“The inscrutable, abstract subsumption of life by finance seems to have become a matter of everyday experience, the anxious perception of causalities and constraints beyond our understanding and response. This state of affairs can only be intensified by hyped and hectic news of the ‘algorithmic revolution’ which has made it possible for automated high-frequency trading (HFT) to rapidly corner 77% of the volume of transactions on the UK market and 73% of the US market, by some estimates.{ } As processing power and speed gain paramount significance, the customs, networks and hierarchies that governed market-making on the trading pit are increasingly shifted to the search for competitive advantage at the level of the fixed capital of finance: the data centres that provide co-location for companies wishing to reduce to zero their distance from the matching engines linking buy and sell orders, the fibre-optic cables laid through the Allegheny mountains to shave 3 milliseconds off the speed of a transaction between New York and Chicago, at a cost of a 100 million per millisecond. In a financial domain whose operations are difficult to qualify as anything but ‘unproductive’ we nevertheless encounter, in hypertrophic guise, the lineaments of a Marxian general intellect in which the social brain of science turns human labour into an appendage tasked with oversight (in the case of the ‘flash crash’, to those responsible for pushing the button or pulling the plug). The ‘algorithmic revolution’ could thus also be seen as a phase-shift in the organic composition of finance, curiously a domain that had fiercely resisted the depersonalisation and deskilling of labour like few others.”
Alberto Toscano

Eamonn Doyle, photography.

Eamonn Doyle, photography.

The tree in the garden of Eden is judgement, is the breaking down of *Alatheia*, it’s the Sophists call to convincing, and manipulation. The sleep of oblivion is that of pure intelligence, pure tautology, and it is silent and blind. Paradise cannot be woken.

“Sin is a natural-historical image of the capitalist mode of production itself. Her body is her own fixed capital which, against her will, houses the variable capital of hell that dies and returns hourly in an eternal process.”
Tom Allen

Desire, and loss. If one cannot sense that the object of desire is always lost, then one can never break out of the circular repetitions of neurosis. In the teachings of Vimalakirti, the *jewel* of the Mahayana Sutras, written, it is guessed, around fifth century B.C. Robert Thurman’s translation is from the Tibetan translation. In the story of the the consolation of the invalid (which I think might be among my favorite pieces of writing)…there occurs this dialogue:

Manjusri…Householder, why is your house empty? Why have you no servants?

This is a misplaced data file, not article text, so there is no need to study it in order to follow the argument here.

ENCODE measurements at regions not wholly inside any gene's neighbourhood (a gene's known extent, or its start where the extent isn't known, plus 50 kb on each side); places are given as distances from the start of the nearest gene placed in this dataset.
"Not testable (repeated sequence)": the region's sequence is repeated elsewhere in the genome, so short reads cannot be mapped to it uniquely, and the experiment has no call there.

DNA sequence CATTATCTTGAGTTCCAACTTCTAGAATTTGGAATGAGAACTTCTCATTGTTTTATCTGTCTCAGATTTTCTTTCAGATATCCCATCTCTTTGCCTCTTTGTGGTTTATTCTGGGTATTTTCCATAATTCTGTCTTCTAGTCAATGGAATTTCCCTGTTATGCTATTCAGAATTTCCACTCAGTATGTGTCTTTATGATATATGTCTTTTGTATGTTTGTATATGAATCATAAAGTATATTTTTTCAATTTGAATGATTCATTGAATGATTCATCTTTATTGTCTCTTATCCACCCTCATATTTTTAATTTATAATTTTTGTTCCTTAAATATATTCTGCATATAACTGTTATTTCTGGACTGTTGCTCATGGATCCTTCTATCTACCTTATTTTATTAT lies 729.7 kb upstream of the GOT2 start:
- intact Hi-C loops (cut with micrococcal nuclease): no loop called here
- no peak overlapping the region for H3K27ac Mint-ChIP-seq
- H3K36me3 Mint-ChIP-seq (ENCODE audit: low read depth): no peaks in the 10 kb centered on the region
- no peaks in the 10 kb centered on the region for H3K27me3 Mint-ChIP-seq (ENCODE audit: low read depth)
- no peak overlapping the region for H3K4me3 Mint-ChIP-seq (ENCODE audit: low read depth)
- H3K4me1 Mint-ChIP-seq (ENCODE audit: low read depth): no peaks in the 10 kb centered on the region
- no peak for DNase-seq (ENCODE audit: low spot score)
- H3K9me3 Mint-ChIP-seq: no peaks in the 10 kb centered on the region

Vimalakirti…Manjusri, all buddha-fields are also empty.
Manjusri…What makes them empty?
Vimalakirti…They are empty because of emptiness.
Manjusri….What is empty about them?
Vimalakirti…Constructions are empty, because of emptiness.
Manjusri… Can emptiness be conceptually constructed?
Vimalakirti…Even that concept is itself empty, and emptiness cannot construct emptiness.

Tommaso Cassai Masaccio.  1425.

Tommaso Cassai Masaccio. 1425.

The compulsive repetitions of neurosis are structurally the same as the compulsive acceleration of the circulation of capital. As the mass neurosis of mankind becomes obsessed with not only more accumulation, but the desire to accumulate *faster*. Technology which shaves micro seconds, nano seconds off computation, is the object of desire. Mass culture today no longer is capable of writing narratives of genuine loss, of melancholia, or even of real desire. For modern art, and perhaps for any and all art, all creative actions, something must be externalized that takes place internally. Not just internally, but it must externalize that which is hidden and secret.

“This history of idealised forms leaves no room for poetry to breathe: juridical forms, the value form, the commodity form, poetry must fracture these, speaking the silent mechanism, the history within the machine, under whose dominion this transformation came to pass.”
Jacob Bard-Rosenberg

The killing of a lion this week ratified the disappearance of humanness. Death is not a competition. The necrophiliac, the cannibal, the suicide, the lynch mob; these are the faces of the hunter. The hunter is the face of the manipulating Capitalist. A society that has suffered a soul death, a loss of sleep and dreaming. A fear of all that is hidden and secret. Where everything is a war.


  1. “One of the things I have sensed over forty years, or most of my adult life, is that stories are no longer elements of how the people organize the world, or how the individual matures and develops his own moral and ethical geography”